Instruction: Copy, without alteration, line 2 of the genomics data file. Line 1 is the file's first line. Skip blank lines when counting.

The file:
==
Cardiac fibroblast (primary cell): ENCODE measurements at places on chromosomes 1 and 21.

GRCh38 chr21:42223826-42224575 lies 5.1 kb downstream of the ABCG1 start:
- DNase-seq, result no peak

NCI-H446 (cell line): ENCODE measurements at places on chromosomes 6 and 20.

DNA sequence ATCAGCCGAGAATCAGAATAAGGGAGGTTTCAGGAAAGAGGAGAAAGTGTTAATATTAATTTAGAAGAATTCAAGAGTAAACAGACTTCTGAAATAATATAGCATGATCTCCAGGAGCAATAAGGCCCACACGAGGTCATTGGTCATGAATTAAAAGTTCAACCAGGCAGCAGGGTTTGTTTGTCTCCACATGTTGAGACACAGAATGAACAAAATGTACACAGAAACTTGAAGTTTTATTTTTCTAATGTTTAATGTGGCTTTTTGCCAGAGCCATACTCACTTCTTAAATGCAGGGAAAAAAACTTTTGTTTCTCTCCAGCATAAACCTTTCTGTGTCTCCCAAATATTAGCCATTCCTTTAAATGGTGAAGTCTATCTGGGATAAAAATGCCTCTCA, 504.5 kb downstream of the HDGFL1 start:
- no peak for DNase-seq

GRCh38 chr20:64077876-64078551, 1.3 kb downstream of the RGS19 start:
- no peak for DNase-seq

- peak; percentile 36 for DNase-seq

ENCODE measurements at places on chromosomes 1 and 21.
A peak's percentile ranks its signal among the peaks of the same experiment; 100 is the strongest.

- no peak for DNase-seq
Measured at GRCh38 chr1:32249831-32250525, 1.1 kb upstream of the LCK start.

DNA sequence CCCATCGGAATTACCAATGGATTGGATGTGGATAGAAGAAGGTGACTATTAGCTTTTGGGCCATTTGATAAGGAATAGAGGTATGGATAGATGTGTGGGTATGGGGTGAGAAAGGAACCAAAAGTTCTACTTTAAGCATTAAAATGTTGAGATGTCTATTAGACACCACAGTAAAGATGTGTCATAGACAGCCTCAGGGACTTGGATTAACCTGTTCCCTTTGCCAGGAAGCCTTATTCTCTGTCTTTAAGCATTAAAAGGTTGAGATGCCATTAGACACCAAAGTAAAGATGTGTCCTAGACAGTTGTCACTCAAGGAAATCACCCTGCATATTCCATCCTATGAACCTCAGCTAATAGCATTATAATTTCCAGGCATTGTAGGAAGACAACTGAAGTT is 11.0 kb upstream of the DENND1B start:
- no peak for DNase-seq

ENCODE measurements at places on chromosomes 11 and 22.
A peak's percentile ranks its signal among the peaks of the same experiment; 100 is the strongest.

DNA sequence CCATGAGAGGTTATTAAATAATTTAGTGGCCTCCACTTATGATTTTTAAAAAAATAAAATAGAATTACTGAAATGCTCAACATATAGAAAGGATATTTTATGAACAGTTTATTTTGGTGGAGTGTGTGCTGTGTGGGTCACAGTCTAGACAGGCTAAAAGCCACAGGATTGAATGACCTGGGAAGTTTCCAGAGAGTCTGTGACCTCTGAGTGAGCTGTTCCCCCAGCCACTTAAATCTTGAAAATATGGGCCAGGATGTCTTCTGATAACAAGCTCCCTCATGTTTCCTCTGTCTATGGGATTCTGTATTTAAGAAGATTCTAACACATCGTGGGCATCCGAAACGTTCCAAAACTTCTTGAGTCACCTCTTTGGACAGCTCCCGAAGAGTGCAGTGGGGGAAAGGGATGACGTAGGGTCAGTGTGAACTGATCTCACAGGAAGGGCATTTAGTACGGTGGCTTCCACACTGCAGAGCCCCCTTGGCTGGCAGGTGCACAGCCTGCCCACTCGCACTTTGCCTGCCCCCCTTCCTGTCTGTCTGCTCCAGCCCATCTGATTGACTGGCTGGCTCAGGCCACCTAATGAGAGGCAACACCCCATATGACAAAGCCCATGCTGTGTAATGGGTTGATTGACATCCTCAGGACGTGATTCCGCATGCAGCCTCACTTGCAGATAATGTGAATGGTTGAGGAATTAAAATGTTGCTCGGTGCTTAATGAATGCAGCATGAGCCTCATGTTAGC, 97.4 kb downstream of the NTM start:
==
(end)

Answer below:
GRCh38 chr21:42223826-42224575 lies 5.1 kb downstream of the ABCG1 start: